Newspaper Archive of
Cloverdale Reveille
Cloverdale, California
December 31, 1997     Cloverdale Reveille
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December 31, 1997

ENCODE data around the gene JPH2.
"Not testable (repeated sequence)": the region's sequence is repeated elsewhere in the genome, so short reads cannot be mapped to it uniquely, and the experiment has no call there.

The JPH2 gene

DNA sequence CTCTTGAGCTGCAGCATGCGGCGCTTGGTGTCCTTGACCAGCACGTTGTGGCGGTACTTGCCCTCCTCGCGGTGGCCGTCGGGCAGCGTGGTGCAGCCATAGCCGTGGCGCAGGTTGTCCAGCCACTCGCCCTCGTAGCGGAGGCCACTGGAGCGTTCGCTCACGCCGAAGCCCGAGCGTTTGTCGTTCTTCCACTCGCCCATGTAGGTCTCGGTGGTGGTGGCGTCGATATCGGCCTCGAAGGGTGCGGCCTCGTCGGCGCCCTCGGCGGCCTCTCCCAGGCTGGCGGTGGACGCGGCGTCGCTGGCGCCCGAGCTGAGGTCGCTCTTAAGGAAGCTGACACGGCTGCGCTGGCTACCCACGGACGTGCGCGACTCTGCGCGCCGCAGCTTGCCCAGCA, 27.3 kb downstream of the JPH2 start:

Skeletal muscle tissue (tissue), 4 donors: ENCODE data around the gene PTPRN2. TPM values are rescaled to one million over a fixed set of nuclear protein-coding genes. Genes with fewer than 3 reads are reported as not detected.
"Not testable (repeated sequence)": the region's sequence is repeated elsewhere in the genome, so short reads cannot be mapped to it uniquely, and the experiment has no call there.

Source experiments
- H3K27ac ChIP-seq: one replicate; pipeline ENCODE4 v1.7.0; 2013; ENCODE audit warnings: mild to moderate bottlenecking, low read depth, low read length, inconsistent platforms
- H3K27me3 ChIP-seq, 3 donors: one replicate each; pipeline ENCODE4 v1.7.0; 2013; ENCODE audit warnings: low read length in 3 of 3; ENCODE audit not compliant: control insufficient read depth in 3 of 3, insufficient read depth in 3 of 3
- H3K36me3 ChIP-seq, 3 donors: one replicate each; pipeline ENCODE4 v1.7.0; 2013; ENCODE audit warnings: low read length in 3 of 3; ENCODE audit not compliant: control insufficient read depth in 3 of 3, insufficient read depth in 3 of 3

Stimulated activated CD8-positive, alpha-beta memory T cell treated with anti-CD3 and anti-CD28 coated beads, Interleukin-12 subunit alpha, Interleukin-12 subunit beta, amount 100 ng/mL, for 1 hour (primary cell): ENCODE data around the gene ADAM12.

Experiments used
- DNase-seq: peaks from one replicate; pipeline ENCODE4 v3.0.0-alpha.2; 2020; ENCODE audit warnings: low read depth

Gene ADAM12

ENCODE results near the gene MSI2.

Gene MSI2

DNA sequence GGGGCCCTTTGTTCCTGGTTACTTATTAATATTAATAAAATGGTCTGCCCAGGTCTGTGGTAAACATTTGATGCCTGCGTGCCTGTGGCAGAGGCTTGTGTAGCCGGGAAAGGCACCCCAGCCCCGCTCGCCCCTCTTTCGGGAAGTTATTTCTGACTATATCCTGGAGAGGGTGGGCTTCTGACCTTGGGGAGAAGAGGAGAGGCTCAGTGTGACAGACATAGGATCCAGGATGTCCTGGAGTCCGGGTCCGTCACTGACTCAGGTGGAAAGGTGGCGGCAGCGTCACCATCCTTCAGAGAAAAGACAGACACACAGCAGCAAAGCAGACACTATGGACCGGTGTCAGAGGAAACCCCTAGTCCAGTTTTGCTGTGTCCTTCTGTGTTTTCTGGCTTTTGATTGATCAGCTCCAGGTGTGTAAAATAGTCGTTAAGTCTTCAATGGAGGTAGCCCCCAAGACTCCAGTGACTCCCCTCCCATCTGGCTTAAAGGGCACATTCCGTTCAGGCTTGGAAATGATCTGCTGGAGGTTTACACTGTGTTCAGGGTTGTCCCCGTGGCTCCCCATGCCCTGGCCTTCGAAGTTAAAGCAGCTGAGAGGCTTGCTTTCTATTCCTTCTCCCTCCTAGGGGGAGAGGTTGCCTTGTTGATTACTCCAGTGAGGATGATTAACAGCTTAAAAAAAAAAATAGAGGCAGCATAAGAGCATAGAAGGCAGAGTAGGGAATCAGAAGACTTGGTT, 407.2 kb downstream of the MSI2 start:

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i 'Published weekly since 1879    y '" r  118 years of serving the community Sonoma County, CA December 31, 1997 Vol. CXVIII, Issue 53 50 Cents ice get electric patrol bicycle Cloverdale Police Department recently acquired an electric ) bicycle. The bicycle is a modified Trek mountain bicycle that is for police use. It has been modified with an electric motor t can assist the officer in responding quickly to calls without using of energy. bicycle was used on Halloween by an officer who reported that able to move around the City quickly and easily. The bicycle be used for other special events and patrol duties. It gives the the ability to perform special patrol duties beyond what is patrol vehicle. bicycle was acquired through a grant and donations from local Hewlett Packard Company donated $1,000, the Clover- Police Officer's Association donated $500, the Exchange Bank of donated $100, the City of Cloverdale paid $400, and ZAP care of anything over $2000. Cloverdale Police Department would like to thank the bust- donated money for the purchase of this bicycle. We feel the bicycle will provide a positive approach to patrol duties for and in the future," a department representative stated. hosts cautioned lawsuit liabilities }-ere_-aays a/%iafe from Uwuits," California Citizens saidGinnySchilling, ExecutiveDi- (NORCA- citizens to be aware a party, as they could be , a lawsuit if one of their gets involved in a crash. comes with the fact while it is the season to be it is also the season for alco- accidents. even the holt- rector of NORCALA. "Alotofpeo- pie aren't' aware of the responsi- bilities that come with hosting a holiday party. They need to know how to protect the safety of their guests, and protect themselves from being the target of a lawsuit." Ask guests to appoint a desig- nated driver before the evening begins. Don't let guests mix their January 1,1997 Police nab an Oak- woman who they allege at- to cash a fake and forged for $950 at WestAmerica Peterson's house, located Drive, burns in the garage and kitchen of the house engulfed in , Council commends the Rider crew for improve- around town. The 21 low to moderate households over the sum- and worked on several improvement January 8,1997 and Doug Lemley are the parents of the first baby of :Men- was born JarL 2. posesa threat on Wilson and River as it swells with winter !. A failing levy along the north creek, and clogging of with gravel despite a Please turn to page 8 Cloverdale Police Officer Gary Kitowski stands with the depart- ment's latest acquisition-a ZAP bike. It will allow officers to perform special patrol duties beyond what is capable with a patrol car. '97 i ' " n review... al River Park and the train depot along Highway 101. MiIlie Laudie is named as grand marshal of the Citrus Fair parade. February 19 Jennifer Nickolaus is named as Citrus Fair Queen for 1997. Clover Springs Land Partners, in conjunction with the Del Webb Corporation, propose the recon- figuration of the Clover Springs project from mixed residential housing units to an age-restricted (55 years or over) project with 350 homes. Cloverdale High student, Pier- rette Robertson, is named Miss Sonoma County. Victor Sanchez, 14, is given a Certificate of Congressional Rec- ognition for his heroic efforts Feb. 8, when he saved his 64 year old neighbor from choking on a piece of food. February 26 The Citrus Fair enjoyed its sec- ond largest attendance, ever- 17,411 fairgoers. March 5 Negotiations begin on the relin- quishment of Cloverdale Boule- yard from Caltrans to the City. The agreement will allocate $280,000 to the City for the recon- figuration of the Boulevard be- tween Lake and Third Streets. Social Advocates for Youth seeks $116,705 community devel- opment block grant funding for Cloverdale to develop a child/ adult program that would serve as a delivery system for youth services in town. The prospect of building a new elementary school is put on hold as Del Webb changes the orienta- tion of its housing project from a family community to an adult community. March 12 A telecommunications ordi- nance is referred to the City Coun- cil for public hearings and action. It will regulate the design and placement of telecommunication facilities in Cloverdale. Cloverdale voters pass Measure D in support of the Cloverdale Fire District Special Tax. It's pas- sage means everything will stay status quo and most people will pay $88 a year for fire protection of their home. March 19 The Fire District Board submits a counter proposal to the City Council seeking at least a 15 year commitment for the transfer of property taxes to the District on an annual basis. The City had of- fered funding in the amount of $67r500 in property tax revenues for a period of 10 years from the 1994-95 fiscal year. A fight where a student's sweat- shirt was burned because of its color, made people look closely at gang-related activity in Clover- dale. Officials reported that there are no certified gangs jn Clover- dale, but Washington School Prin- cipal Marc Mager reports that gang identification among cer- tain youth at the school has been going on for quite some time. He said the school is addressing the issue and belongs to the Gang Retiuction and Intervention Pro- gram that also includes Windsor and Healdsburg middle schools. A Community Development Block Grant Fund is also being sought to help develop youth ser- vices. Plemm turn to page 4 recent excavation, are the cause. lanuary 15, 1997 Cloverdale continues its search for a new superintendent of schools to replace retiring Dr. Don Sato. January 22, 1997 The reconstruction of the Clo- verdale Boys and Girls Club moves along. At this point, the club has raised $128,000 towards its goal of $350,000. Cloverdale resident Dorothy Ramirez is killed in a traffic acci- dent on Highway 116 when she crossed over a double yellow line and hit an oncoming car. It is announced that construc- tion of Payless and Ray's Food Place has begun. Fire District Board incumbents Janet Collins, Terry Stewart and Coby Richards draw four-year terms. Chris Anderson and Gari Jones will serve two years. January 29 The City Council offers the Fire District tax transfers over the next seven years in the amount of $67,500 from the City's property tax revenues. Despite the rain, over 700 fans flocked to the Citrus Fairgrounds for the 22nd annual Fiddle Con- test.  February 5 Jennifer Nicholaus, April Pack, Gina Perrault, Christina Porto, Sequoia Medina and Corrine Theile announce they win run for Citrus Fair queen. Bob Jordan fills position left vacant by Tom Hinrichs on the Cloverdale Planning Commission. February 12 Sonoma County Supervisor Paul Kelley meets with the City Council and discusses the region- Rail authority II continues effort for disaster funds Financial condition unknown Directors of the North Coast Railroad Authority (NCRA), at their recent meefingin Cloverdale, BULLETIN discussed a number of problems concerning operation of the rail line under their jurisdiction but were left in the dark as to its cur- rent financial condition. The Board's Executive Director Dan Hauser explained that the ill- ness of their controller made it impossible to prepare a financial statement for the December meet- ing. Director Allan Hemphill said that at least the Board should be informed of the cash flow status, the income and outgo for the past month. Hauser said he would prepare that information for the Board which has been done. The NCRA is the agency set up by the Legislature to take posses- sion of the right-of-way from Ar- cata to Healdsburg. The rail line south of Healdsburg to Shelville in Marin County is owned by the Northwest Pacific Railroad Au- thority (NWPRA). The NCRA also operates a freight line from Arcata to Shelville. The NWPRA oversees maintenance of its rail line but does not operate trains. This Authority's board is made up of representatives from the Golden Gate District, Marin and Sonoma Counties. According to Robert Jehn, Clo- verdale's Mayor, who was ap- pointed to the NCRA board in November, an effort is underway to create a regional plan for all entities involved in the railroad through the three counties in or- der to access badly needed state and federal transportation fund- ing. "I am optimistic about the fu- ture of the railroad. I expect it to be in much bettex shape by the end of 1998," Jehn said. He noted that, of course, winter storms in the Eel River canyon could shut the rail- road down. And the Authority's creditor problem also has to be resolved. Jehn told the Revl/e Dec. 29 that the Board had re- ceived the requested financial in- formation from Hauser. The NCRA owes around two The Gould/Shaw House, Clo- verdale's only museum, still needs your help. The foundation repairs are al- most finished. The footings are completed and ready for the verti- cal support posts to be attached, but the Cloverdale Historical So- ciety is running out of money to complete this seismic restoration and the interior work. Your tax deductible contribu- tion can make a big difference. Won't you please help? Send your donation to the Cloverdale Historical Society, 126A No. Clo- verdale Blvd, Cloverdale, Ca 95425. Help restore the Gould/Shaw House and take a tax deduction for 1997. million to creditors and the Board directed Hauser to calla creditor's workshop scheduled Jan. 6 in Ar- cata. One creditor Pam VanMeter of Van Meter Logging and Construc- tion Co., Garberville, a.ddressed the Board regarding the money owed her company. She pointed out that her company had not been paid since January, 1997 and asked for a response from the Board, noting that repeated calls to the office had not been answered. Chair Ruth Rockefeller told her that the Board was trying to get federal and state disaster funds released to pay for the rail repair the Van Meter Co. had done on the line in the Eel River Canyon and so far had not been successful. The Authority's finances are under federal government audit and this has held up any payment to date, she explained. VanMeter reminded the Board that her company's repair work on the canyon storm damage last win- ter was the reason the freight line remained open the remainder of 1997. Rockefeller replied that the Board does have a plan to pay creditors when funds are avail- Please turn to page 8 Bring in used greeting cards and help abused children Founded in 1966, St. Jude's Ranch for Children is a nonprofit, nonsectarian, residential facility for homeless, abused, abandoned and troubled children and teens from across the United States. Every year I/tey ask people to send them the FRONTS of attractive used greeting cards they have received over the holidays. The chil- dren staying at the ranch recycle the fronts, and make new greeting cards out of them, and sell them to make a little extra money. This year, Cloverdale resident Lynn Klauda, is once again offering to mail everyone's greeting cards to St. Jude's. Those interested in helping this worthwhile cause, can drop the FRONTS ONLY of their Christmas cards at the C/overda/e Reve/l/e office. Klauda will pick up the whole batch on Jan. 31 and send them off. Located in the hills above Lake Mead, the whole purpose of the serene place is to provide a haven for children to find the love and nurturing they have been denied. The children who go to St. Jude's have experienced neglect, home- lessness or alSandonment as well as mental, sexual and physical abuse. Special education programs involving individual and group coun- seling, therapy, and craft training =ind life skills development, provide a well rounded program that is direct toward addressing the emotional trauma the children have experienced. Together with the family-like atmosphere the children live in, St. Jude's is able to help them overcome the damaging effects of their abuse. I I